Thursday, March 31, 2011

The Surgeon's Archive

© Burns Archive All Rights Reserved
Almost 150 years after a collection of extraordinary Irish surgical photographs were captured by the photographer’s lens they are published for the first time ever in Scope. Eimear Vize delves into the medical archives to find out more about these unique Victorian images

A rare and historical collection of 19th century Irish surgical photographs has been retrieved from virtual obscurity by ophthalmic surgeon, Dr Stanley Burns. The New York-based physician, and internationally distinguished photo-historian, has amassed one of the world’s largest and most important portfolios of early medical photographs. Among these iconic images he has acquired some of the earliest Irish surgical photographs in existence, none of which have ever been published. Now, Scope is honoured to reproduce these important photographs for the first time in a two-part special.
Viewing this spectacular collection, which dates back to the 1870s, one is first struck by the fact that such a large collection of unusual surgical cases, some with severely disfiguring malignancies, should be gathered in one album. Most of the 26 images depict patients with large tumours on their face or body; some are “before” and “after” shots that demonstrate the surgeon’s skill in treating these challenging diseases at a time when surgical procedures were frequently crude.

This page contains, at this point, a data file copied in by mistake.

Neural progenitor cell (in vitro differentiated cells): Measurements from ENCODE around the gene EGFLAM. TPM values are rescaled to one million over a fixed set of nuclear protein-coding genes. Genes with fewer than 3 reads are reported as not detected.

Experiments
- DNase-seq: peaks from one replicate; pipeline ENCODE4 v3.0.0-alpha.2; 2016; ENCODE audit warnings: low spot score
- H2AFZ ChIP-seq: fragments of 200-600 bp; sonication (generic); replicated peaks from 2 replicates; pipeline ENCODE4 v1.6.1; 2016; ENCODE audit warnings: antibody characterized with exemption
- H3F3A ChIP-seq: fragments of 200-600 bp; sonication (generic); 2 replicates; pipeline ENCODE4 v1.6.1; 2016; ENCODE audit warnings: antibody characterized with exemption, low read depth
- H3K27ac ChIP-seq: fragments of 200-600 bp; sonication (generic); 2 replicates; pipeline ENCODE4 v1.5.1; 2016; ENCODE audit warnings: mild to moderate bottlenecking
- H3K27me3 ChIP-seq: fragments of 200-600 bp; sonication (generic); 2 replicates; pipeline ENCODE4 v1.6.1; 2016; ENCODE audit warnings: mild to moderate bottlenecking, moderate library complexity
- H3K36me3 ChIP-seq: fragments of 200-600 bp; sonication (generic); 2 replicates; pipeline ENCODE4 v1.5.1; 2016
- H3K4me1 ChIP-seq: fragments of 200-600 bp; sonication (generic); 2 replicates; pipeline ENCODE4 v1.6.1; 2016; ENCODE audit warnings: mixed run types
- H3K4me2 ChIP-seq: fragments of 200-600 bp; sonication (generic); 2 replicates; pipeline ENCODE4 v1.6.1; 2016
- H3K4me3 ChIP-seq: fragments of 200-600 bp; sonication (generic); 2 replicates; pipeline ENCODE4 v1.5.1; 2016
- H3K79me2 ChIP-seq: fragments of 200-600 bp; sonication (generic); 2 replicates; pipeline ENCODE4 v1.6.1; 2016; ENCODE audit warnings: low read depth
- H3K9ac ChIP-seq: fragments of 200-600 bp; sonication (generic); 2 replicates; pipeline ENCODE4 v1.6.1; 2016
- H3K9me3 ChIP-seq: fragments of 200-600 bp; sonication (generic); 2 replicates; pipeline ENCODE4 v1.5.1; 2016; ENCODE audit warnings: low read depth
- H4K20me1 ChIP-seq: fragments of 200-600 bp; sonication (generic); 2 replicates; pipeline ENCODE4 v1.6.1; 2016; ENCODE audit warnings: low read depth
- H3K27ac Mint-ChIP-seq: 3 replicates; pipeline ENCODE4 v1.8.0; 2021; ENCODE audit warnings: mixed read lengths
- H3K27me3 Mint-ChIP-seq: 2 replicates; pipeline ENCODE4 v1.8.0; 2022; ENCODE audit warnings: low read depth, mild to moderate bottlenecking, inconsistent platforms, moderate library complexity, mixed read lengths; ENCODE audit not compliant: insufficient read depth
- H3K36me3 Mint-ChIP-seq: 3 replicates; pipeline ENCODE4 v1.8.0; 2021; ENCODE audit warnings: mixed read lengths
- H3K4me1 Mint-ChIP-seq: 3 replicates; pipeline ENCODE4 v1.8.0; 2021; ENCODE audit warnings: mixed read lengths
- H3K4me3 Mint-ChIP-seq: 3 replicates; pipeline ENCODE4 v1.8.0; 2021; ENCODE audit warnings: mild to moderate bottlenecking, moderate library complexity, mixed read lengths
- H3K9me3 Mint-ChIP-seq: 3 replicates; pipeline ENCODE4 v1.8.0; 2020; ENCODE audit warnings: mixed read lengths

Intrigued, one wonders if this could be the case portfolio of several surgeons or perhaps just one talented individual, who had the good fortune of being referred a large number of fascinating cases? And what happened to these unfortunate patients? Did they survive their radical surgery?
Dr Stanley Burns
Dr Burns is similarly interested in the narratives behind these incredible images but his efforts to investigate further have proved limited. To this end, he gave Scope access to this precious cache in the hope that a hunt on this side of the Atlantic in our medical archives might unearth the long-forgotten stories behind these images.
He felt sure that all of these images had appeared as engravings in a Dublin surgical journal, mostly during the years 1874 to 1878.